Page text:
How and why I built Liebert challenger A/C Controller
I am a full stack developer and infrastructure administrator for a major web hosting company. I specialize in microcontrollers, automation, and data science as well as front end interfaces.
The problem I wanted to solve
Although these air conditioners utilize teaming, they rarely play nice together when trying to keep a large space cool. Several of the units that were teamed together would frequently drop out and stop cooling forcing others to work harder.
What is Liebert challenger A/C Controller?
I built a system using Arduino and raspberry pi along with ~300 Dallas Semiconductors Ds18b20 temperature sensors to take more accurate readings of the ambient (return) air throughout the area, and supply averages based on unit location to each unit using raspberry pi's frequency generator function on it's GPIO. By providing more accurate readings of the return air, we are able to control the group of A/C units as a whole making them all work nicely together.
To accomplish this I used Arduino's utilizing the onewire library to read the temp sensors and supply the data via a telnet connection to a Linux server. The server cached the data using Memcache, which was then extracted by another server once a minute for display on both a heatmap style display as well as an API backend. The raspberry pi's then collected temperature averages from the API and converted them into a frequency that was fed back into the A/C unit's built-in temp sensor wiring.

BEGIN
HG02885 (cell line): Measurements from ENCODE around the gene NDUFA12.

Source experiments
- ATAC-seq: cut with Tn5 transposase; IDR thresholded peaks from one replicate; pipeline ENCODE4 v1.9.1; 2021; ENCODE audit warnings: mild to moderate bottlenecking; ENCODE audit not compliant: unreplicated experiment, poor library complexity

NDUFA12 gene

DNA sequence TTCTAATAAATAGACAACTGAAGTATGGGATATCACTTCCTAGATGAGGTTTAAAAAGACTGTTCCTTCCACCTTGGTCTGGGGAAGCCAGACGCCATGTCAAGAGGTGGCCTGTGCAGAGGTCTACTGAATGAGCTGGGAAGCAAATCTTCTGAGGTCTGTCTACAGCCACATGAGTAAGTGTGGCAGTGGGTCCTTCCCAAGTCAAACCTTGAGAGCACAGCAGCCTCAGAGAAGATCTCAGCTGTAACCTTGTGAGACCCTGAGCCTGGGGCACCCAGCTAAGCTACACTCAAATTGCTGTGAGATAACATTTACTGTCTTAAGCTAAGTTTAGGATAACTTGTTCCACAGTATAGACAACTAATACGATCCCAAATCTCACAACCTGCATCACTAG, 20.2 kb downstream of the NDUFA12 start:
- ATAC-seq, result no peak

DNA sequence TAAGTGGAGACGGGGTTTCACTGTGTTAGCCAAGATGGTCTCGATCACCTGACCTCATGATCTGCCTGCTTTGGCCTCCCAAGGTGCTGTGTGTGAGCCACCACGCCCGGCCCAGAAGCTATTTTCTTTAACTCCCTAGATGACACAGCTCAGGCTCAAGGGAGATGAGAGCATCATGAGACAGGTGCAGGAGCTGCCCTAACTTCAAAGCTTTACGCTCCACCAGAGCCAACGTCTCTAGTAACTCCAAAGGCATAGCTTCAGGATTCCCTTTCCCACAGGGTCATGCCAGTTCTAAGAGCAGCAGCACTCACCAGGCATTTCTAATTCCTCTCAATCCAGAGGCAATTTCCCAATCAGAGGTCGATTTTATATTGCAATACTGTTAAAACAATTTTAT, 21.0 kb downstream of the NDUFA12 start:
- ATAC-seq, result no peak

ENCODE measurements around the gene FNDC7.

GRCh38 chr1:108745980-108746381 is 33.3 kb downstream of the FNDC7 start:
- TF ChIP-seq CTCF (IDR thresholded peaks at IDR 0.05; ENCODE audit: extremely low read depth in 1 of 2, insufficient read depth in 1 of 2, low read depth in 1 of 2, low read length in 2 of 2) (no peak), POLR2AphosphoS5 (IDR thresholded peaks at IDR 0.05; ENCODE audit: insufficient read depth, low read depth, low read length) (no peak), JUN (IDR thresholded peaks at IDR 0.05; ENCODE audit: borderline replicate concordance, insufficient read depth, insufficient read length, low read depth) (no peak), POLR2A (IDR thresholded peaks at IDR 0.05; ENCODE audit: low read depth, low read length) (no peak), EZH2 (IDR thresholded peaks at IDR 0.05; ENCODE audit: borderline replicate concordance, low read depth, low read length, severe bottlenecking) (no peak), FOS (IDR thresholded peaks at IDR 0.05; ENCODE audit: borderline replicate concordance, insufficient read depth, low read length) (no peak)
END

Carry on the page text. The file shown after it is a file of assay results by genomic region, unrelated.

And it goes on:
The process of building Liebert challenger A/C Controller
This project started with circuit board and sensor design. Commercially available sensors and equipment proved to be too expensive to both deploy and maintain. We needed an easy to connect to and low profile and cost sensor to mount throughout our area as well as a connection back to our Arduino. We decided on cat5 cable for the connections as we had an abundance and the connectors are inexpensive, but also because of it's twisted pair and low latency and resistance. I designed an in-line style of sensor board that allowed for a long network string without many branches. I also then designed an Arduino "shield" to make the connection back also an easy one, and sent both designs to a PCB manufacturer. Unpon receiving my boards, I assembled the first 200 myself for testing. After verifying everything was okay, I ordered 2000 sensors to be printed, assembled, and tested.
Challenges I faced
During deploying the massive onewire network, I found that resistance and powering the network was a challenge. I was able to overcome the challenges using asynchronous programming to start temperature conversions earlier giving them more time, as well as some minor changes to the onewire library files, and dialing in the resistance.
I learned alot about project management. I also learned a good deal about large onewire networks, the protocol itself, and timing. Using the raspberry pi's frequency generator was also a fun learning experience.
Tips and advice
Plan ahead. Program asynchronously, but also work asynchronously to save yourself time. Don't rely on Arduino libraries to always be correct and work right out of the box. Test EVERY cat5 cable you terminate. One cross or short can cost you hours of time debugging in a 300 device network.
Final thoughts and next steps
Overall the project was a success and will be rolled out and used widely within our corporation. We are already seeing the savings on our electrical bills and equipment maintenance. To further this project now, I've begun reverse engineering some commercially available sensors we have used in the past to be compatible with this new system. This will offer further savings as well as performance improvements over the older slower commercially available product we were using.